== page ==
In 1530 it became necessary to define his position against both Romanists and Zwinglians.
This excluded, of course, not only the Zwinglians and Anabaptists, but the ever-increasing Calvinistic or " Reformed " Church.
In Germany the Reformers called themselves usually evangelici, and avoided special designations for their communities, which they conceived only as part of the true Catholic Church; "Calvinists," "Lutherans," "Zwinglians" were, in the main, terms of abuse intended to stamp them as followers of one or other heretical leader, like Arians or Hussites.
Zwinglians to act together even when threatened by a common danger, while a little later the alliance between the Lutheran states of north Germany and the -Zwinglian cities of the south was destroyed by differences upon points of doctrine.
Drawn up by Melanchthon, this pronouncement was intended to widen the breach between the Lutherans and the Zwinglians, and to narrow that between the Lutherans and the Romanists; from this time it was regarded as the chief standard of the Lutheran faith.
About the same time (May 1536) an agreement between the Lutherans and the Zwinglians was arranged by Martin Bucer, and was embodied in a document called the Concord of Wittenberg, and for the present the growing dissensions between the heads of the league, John Frederick, elector of Saxony, and Philip of Hesse, were checked.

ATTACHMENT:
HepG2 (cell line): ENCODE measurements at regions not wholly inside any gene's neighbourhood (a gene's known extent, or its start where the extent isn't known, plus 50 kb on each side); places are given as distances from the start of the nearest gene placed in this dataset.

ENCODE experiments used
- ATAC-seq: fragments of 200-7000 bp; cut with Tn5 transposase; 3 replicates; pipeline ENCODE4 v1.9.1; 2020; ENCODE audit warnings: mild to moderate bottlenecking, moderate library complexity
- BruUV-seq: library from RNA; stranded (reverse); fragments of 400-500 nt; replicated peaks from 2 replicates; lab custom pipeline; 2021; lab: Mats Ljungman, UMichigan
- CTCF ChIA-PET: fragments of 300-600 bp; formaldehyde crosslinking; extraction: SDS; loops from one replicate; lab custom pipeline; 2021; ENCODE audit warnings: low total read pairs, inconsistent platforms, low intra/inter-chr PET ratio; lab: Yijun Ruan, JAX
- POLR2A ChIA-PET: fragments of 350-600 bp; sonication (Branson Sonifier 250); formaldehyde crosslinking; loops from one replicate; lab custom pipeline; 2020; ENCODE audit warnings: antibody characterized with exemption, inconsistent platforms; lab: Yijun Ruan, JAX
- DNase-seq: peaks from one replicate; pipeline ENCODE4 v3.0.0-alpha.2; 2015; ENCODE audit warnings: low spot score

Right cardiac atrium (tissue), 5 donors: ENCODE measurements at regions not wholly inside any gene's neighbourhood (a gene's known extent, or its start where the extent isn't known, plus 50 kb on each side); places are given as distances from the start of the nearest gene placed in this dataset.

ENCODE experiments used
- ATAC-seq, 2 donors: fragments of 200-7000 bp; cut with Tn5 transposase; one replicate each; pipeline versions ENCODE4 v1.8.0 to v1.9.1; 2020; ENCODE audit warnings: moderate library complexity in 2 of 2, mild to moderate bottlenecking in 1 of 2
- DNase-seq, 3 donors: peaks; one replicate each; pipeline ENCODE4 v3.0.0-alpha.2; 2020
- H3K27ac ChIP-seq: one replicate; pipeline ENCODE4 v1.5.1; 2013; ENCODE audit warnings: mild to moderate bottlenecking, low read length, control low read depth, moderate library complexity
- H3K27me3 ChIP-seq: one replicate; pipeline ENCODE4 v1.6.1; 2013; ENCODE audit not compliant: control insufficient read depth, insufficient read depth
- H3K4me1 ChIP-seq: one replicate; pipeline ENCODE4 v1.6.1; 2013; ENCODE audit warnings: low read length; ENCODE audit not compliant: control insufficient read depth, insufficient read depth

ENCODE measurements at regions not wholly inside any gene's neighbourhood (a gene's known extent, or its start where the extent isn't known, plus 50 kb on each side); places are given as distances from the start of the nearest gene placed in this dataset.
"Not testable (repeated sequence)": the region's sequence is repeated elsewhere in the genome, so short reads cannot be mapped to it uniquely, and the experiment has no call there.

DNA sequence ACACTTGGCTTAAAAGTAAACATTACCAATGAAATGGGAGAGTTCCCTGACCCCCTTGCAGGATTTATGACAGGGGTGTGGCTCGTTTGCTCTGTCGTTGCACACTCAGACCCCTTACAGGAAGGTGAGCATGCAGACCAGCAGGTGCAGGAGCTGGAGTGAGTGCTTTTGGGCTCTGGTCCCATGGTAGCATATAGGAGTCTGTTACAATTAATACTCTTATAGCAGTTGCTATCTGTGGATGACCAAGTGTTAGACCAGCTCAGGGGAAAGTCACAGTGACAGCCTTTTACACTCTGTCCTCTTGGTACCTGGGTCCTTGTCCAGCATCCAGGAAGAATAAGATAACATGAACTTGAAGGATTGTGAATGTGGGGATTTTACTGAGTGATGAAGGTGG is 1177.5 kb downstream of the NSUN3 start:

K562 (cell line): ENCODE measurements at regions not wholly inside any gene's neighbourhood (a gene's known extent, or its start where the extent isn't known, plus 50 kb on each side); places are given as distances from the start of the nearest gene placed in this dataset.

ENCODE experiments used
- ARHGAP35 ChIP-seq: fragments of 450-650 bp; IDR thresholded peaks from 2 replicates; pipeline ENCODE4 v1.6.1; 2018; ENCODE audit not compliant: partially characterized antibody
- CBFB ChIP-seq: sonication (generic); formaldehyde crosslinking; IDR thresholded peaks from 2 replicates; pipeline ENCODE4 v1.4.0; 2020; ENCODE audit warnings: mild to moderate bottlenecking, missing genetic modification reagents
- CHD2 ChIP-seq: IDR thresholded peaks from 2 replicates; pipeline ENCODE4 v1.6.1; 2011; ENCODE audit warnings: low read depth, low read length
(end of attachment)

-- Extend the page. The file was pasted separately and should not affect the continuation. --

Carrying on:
He was at this time even more embittered than Luther against the Zwinglians.
The Lutherans and Zwinglians never converted the Anabaptists.
In 1526 he had aided John the Constant, elector of Saxony, to form an alliance of reforming princes; and in 152c he called together the abortive conference at Marburg, hoping thus to close the breach between Lutherans and Zwinglians.
His controversial ardour was, indeed, somewhat damped by Luther's refusal to answer his arguments, and with a view to earning fresh laurels he turned his attention to Switzerland and the Zwinglians.
While he expressed dissatisfaction with some of Calvin's earlier writings, he approved of the Consensus Tigurinus negotiated in 1549 between the Zwinglians and Calvinists of Switzerland; and it was this form of religion that he laboured to spread in England against the wishes of Cranmer, Ridley, Bucer, Peter Martyr and other more conservative theologians.
The book was very inconvenient to the Protestants, as it served to emphasize the Eucharistic differences between the Lutherans and Zwinglians at a moment when efforts were being made to reconcile them.
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